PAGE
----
The bushfires in Victoria have so far claimed 131 lives, making it Australia's worst-ever bushfire disaster. CYCLONE MAHINA, 1899: struck Cape York in the country's far north, causing the greatest death toll of any natural disaster in Australia's recorded history. Less than a month after the Australian state of Queensland was hit by a series of devastating floods in January 2011, a 6.3 magnitude earthquake rocked the New Zealand city of Christchurch, which was then followed by the category 9 earthquake that caused the devastating effects of the Japan tsunami.
If you have a question about your insurance policy, or need help identifying your insurer, call the Insurance Council of Australia's 24-hour emergency hotline on 1300 728 228.
Since the new year, fire-fighting crews have battled hundreds of bush fires in south-east Australia, including in New South Wales, Victoria and Tasmania. Whatever the sceptics may say, our climate is becoming more extreme, and Australia is merely the latest place to suffer from the effects of global warming. After all, heat waves and bush fires have historically been a regular fixture of the Australian climate; the same can be said for tropical storms which affect the east coast of Australia.
A daily natural disasters list (published everyday) includes details of all (almost) natural disasters occurred worldwide. The Regional Australia Institute (RAI), at the request of Coles, has examined the relationship between the business and regional Australia with a focus on nine regions. Despite these positive factors, some regional SMEs in Western Australia do face constraints on access to finance.
Regions in Western Australia are in a period of transition as the highs of the resources boom start to diminish. The first in the series to be released is Pathways to Settlement: Population mobility in regional Western Australia from 2001 to 2011. Talking point: Returning to regional Australia looks at the influx of Australians aged 25-44 into regional areas.
To understand this relationship better, the Regional Australia Institute is developing a series of case studies of successful regional cities, starting with Goulburn and Orange in New South Wales. The key finding of the report is that the resurrection of the local economy is crucial to getting communities back on track after a natural disaster, but this is often overlooked in favour of rebuilding physical infrastructure, returning a town to ‘normal’ although key economic drivers may have been permanently altered. To meet this need, the Regional Australia Institute has developed an online index and interactive map tracking the competitiveness of Australia’s 560 Local Government Areas (LGA) and 55 Regional Development Australia (RDA) regions, unlocking thousands of insights into regional Australia. All the research papers from the 2015 Bushfire and Natural Hazards CRC & AFAC conference are now available in full.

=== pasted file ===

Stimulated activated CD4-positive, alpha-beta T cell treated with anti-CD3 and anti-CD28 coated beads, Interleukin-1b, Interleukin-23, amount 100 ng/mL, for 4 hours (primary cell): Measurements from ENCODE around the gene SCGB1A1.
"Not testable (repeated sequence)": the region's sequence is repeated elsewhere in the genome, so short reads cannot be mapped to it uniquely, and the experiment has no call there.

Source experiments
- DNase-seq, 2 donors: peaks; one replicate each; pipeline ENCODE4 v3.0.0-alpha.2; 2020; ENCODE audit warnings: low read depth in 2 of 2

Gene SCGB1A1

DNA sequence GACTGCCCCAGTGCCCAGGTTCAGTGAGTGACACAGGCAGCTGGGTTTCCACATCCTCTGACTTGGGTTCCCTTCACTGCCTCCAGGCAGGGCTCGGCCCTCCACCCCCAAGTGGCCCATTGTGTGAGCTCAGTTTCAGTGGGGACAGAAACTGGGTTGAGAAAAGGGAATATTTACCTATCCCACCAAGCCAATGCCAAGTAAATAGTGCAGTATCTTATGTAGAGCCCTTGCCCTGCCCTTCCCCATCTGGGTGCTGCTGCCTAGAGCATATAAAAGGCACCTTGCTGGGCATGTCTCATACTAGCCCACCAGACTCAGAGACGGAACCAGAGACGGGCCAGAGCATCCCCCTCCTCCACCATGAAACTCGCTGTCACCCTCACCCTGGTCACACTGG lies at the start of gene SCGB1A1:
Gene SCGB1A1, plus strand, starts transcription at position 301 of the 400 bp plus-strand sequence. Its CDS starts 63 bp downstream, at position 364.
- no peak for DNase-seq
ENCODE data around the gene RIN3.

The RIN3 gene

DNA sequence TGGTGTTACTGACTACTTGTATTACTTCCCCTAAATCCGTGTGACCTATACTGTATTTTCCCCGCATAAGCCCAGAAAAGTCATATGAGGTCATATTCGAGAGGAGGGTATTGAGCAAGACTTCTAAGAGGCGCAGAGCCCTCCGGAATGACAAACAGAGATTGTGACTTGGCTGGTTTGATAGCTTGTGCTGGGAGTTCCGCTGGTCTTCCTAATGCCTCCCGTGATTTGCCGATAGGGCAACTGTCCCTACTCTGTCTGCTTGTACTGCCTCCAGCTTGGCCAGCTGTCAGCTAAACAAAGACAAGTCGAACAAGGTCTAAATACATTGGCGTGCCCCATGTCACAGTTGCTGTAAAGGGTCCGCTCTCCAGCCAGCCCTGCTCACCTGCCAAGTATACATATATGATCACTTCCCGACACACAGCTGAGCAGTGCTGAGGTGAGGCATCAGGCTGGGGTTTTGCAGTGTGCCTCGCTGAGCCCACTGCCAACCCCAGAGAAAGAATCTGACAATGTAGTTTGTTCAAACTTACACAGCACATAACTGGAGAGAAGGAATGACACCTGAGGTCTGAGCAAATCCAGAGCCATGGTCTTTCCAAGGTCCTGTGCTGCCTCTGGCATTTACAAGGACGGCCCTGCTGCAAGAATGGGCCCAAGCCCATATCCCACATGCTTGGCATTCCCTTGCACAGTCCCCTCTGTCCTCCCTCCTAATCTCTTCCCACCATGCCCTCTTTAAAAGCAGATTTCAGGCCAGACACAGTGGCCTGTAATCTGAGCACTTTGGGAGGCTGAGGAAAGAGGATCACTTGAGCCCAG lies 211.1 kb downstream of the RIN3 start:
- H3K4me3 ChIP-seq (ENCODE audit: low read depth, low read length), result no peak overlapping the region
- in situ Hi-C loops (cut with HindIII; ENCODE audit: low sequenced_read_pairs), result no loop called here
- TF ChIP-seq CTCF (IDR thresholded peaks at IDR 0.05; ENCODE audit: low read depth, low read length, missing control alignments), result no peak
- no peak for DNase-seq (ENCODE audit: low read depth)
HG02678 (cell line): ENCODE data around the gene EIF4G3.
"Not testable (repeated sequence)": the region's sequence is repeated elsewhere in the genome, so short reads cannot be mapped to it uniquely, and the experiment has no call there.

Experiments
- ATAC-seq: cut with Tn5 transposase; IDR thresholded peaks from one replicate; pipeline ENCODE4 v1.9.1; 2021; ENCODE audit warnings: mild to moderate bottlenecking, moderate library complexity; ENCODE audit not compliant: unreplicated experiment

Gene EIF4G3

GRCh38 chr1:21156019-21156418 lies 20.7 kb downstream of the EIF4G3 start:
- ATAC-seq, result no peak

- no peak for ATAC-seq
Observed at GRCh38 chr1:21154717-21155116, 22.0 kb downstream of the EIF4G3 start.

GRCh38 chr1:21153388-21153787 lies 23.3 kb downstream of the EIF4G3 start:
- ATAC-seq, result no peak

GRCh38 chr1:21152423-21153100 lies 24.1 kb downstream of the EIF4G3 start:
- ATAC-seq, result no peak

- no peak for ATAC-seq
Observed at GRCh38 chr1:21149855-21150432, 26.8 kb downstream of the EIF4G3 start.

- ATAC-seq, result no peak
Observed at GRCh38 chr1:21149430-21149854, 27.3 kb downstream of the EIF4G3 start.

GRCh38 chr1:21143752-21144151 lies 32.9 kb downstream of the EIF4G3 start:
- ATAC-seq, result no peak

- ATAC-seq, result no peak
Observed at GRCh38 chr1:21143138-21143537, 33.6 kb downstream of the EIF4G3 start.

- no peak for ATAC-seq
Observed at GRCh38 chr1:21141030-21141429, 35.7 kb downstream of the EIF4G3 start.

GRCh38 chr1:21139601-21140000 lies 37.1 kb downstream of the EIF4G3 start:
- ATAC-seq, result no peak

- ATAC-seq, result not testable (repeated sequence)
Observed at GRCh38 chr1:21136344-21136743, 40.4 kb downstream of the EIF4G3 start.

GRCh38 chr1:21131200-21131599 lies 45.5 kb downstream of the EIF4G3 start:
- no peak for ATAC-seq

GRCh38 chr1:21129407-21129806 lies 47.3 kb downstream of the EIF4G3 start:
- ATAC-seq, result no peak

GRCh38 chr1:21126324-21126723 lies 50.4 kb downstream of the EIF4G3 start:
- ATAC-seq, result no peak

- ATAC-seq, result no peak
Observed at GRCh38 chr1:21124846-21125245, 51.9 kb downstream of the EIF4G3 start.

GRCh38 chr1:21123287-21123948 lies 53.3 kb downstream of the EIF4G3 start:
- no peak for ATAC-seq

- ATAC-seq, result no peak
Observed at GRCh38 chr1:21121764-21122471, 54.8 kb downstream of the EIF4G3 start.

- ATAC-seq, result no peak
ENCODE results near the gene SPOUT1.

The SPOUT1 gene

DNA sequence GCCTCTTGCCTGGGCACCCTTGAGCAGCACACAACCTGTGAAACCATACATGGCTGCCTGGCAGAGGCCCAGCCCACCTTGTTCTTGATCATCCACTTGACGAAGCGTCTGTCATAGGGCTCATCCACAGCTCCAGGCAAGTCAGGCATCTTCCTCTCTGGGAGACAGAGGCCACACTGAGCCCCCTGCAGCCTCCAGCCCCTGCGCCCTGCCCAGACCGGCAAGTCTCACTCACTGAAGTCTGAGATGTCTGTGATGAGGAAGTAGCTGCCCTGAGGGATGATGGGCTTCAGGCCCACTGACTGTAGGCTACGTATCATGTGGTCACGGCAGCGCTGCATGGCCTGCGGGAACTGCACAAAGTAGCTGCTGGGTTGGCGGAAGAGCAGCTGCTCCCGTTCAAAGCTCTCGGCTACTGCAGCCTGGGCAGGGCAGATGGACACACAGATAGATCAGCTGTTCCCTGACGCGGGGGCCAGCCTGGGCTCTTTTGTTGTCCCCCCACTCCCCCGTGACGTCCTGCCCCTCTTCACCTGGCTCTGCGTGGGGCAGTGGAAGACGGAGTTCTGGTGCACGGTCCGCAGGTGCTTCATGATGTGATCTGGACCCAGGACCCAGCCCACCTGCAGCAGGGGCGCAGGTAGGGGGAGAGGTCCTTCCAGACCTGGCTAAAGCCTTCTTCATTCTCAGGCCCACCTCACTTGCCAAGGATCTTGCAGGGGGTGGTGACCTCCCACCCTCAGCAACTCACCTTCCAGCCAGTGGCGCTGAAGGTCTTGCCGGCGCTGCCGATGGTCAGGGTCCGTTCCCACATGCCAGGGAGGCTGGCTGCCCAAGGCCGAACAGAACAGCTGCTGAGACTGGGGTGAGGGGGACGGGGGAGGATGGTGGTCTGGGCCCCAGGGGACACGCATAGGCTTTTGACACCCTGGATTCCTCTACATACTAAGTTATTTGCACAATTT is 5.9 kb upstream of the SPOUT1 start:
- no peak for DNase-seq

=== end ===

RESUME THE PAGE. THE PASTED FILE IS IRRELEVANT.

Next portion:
Natural hazards research findings will continue to flow between Australia and New Zealand under a new agreement. We want to develop a clear understanding of the potential for growth and prosperity in all of Australia’s regions, and how communities can make these transitions. More than half of the regional population now lives in the 12 largest regional towns and cities located across each of the nine regions in Western Australia. Yet while a wealth of information on our economy is available at a State and national level, there has been no consistent, accessible insight into the performance and development prospects of regional Australia. This guides our research agenda to ensure policy makers have the information they need to make informed decisions about Australia’s future. This process, termed ‘normalisation’, effectively estimates the building losses or fatalities from an event as if the event were to impact present-day society, allowing a comparison of the most damaging natural hazard events, even if they occurred decades apart.The Bushfire and Natural Hazards CRC project, An analysis of building losses and human fatalities from natural disasters, aims to measure and understand the impacts of natural hazards in terms of the toll on human life and the built environment.